Thomas Hippler. Bombing the People: Giulio Douhet and the Foundations of Air-Power Strategy, 1884-1939. Cambridge: Cambridge University Press, 2013. There are very few studies of Douhet in English, and none since Azar Gat's Fascist and Liberal Visions of War (1998), so I'm very excited to see this. Even leafing through it it's obvious that there is a lot of valuable stuff here: for example, on Douhet's surprisingly pacifistic views before 1914. It doesn't look like there is much on the question of the wider influence of Douhetism outside Italy, but I suspect it will be all the better for it.
David J. Hufford. The Terror that Comes in the Night: An Experience-Centred Study of Supernatural Assault Traditions. Philadelphia: University of Pennsylvania, 1982. This and the next two books fall outside of the subject matter of this blog: I bought them as methodological inspiration for the problem of how to approach people claiming to see things for which no objective evidence exists, vis-à-vis my ongoing mystery aircraft project. I actually devoted a whole blog post to this book without having actually read it, so it's about time I owned a copy.
Peter Lamont. Extraordinary Beliefs: A Historical Approach to a Psychological Problem. Cambridge: Cambridge University Press, 2013. The 'psychological problem' here is essentially the same one I'm interested in: why do people believe extraordinary things? The 'historical approach' refers to Lamont's use of the history of spiritualism and psychic research to this end. It appears to trip lightly over the decades and centuries in a way I probably wouldn't be comfortable doing, but that's not always a bad thing.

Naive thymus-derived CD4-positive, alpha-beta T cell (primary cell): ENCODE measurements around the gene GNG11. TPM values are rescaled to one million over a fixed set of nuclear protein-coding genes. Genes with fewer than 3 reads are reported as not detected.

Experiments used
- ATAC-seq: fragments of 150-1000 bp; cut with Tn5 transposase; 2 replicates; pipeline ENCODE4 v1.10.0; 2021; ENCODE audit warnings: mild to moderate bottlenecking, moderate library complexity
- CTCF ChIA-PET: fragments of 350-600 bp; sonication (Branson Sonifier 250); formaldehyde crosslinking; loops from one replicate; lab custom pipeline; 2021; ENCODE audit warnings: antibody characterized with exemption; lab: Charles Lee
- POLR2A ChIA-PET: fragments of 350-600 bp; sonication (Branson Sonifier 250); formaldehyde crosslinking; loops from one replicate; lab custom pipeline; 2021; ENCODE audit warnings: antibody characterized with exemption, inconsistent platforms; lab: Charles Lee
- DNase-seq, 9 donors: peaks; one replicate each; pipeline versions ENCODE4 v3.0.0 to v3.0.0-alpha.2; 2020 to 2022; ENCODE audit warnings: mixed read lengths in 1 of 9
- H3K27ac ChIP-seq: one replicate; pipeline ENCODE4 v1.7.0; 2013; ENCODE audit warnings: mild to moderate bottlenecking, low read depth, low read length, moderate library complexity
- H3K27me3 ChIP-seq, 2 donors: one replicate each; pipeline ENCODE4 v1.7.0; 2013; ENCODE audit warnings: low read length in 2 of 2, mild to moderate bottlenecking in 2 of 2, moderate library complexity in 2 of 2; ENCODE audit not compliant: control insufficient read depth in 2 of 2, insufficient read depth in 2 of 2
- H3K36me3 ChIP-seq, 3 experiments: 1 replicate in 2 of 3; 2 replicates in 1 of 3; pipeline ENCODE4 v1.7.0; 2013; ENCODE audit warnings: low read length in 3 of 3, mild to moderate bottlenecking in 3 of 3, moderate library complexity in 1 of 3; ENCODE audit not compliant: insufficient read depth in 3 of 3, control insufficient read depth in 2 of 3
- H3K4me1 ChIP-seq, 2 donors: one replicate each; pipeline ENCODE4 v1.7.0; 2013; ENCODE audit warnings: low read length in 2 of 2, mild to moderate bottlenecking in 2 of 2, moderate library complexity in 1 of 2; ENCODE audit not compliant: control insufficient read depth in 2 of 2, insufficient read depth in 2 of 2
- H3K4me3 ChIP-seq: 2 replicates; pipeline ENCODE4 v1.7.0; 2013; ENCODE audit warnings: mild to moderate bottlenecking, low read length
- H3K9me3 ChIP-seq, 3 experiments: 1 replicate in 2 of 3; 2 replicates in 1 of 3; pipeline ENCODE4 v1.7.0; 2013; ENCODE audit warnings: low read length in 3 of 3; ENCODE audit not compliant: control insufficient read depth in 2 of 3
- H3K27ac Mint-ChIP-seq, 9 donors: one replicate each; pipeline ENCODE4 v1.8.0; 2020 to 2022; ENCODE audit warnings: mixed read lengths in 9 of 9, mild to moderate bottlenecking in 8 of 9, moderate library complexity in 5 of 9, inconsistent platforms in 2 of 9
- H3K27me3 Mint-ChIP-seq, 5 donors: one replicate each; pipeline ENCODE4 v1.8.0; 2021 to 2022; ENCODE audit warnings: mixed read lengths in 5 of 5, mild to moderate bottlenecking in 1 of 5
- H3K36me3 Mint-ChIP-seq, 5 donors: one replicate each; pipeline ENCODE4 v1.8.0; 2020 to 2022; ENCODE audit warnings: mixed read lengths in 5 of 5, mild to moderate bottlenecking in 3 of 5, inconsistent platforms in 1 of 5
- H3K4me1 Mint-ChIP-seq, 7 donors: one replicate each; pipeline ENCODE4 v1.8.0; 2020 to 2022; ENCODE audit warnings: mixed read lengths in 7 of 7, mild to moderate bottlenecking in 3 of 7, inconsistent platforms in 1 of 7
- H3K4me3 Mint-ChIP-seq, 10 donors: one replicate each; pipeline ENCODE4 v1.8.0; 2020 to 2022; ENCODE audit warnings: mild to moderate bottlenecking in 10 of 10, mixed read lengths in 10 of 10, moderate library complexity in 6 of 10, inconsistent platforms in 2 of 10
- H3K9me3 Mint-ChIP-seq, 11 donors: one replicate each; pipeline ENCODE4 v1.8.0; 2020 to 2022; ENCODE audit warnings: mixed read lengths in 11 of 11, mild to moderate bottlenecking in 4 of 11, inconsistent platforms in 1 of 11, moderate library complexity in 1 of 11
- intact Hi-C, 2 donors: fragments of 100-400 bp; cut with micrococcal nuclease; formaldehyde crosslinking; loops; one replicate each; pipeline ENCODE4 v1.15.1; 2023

Brian P. Levack. The Devil Within: Possession & Exorcism in the Christian West. New Haven and London: Yale University Press, 2013. This is much more traditional history, unsurprisingly since it's written by a historian, not a folklorist or a psychologist. Levack argues that medical or psychological explanations for demonic possession cases are ahistorical, and that we should consider demoniacs as following a cultural script. How useful for me this is idea is, I'm not sure: where did the cultural script for seeing phantom airship come from, how did it arise so quickly? Something to think about.
Matthew S. Seligmann. The Royal Navy and the German Threat, 1901-1914: Admiralty Plans to Protect British Trade in a War Against Germany. Oxford: Oxford University Press, 2012. Back to some air... er, seapower. Actually, this has some relevance for my recent interest in the naval dimensions of the 1913 phantom airship scare, as well as the knock-out blow theory. Also has a very useful discussion of archival sources, including some scathing comments about the Admiralty's archivists who decided to destroy 98% of ADM 1 in the 1950s and 1960s! Ouch.
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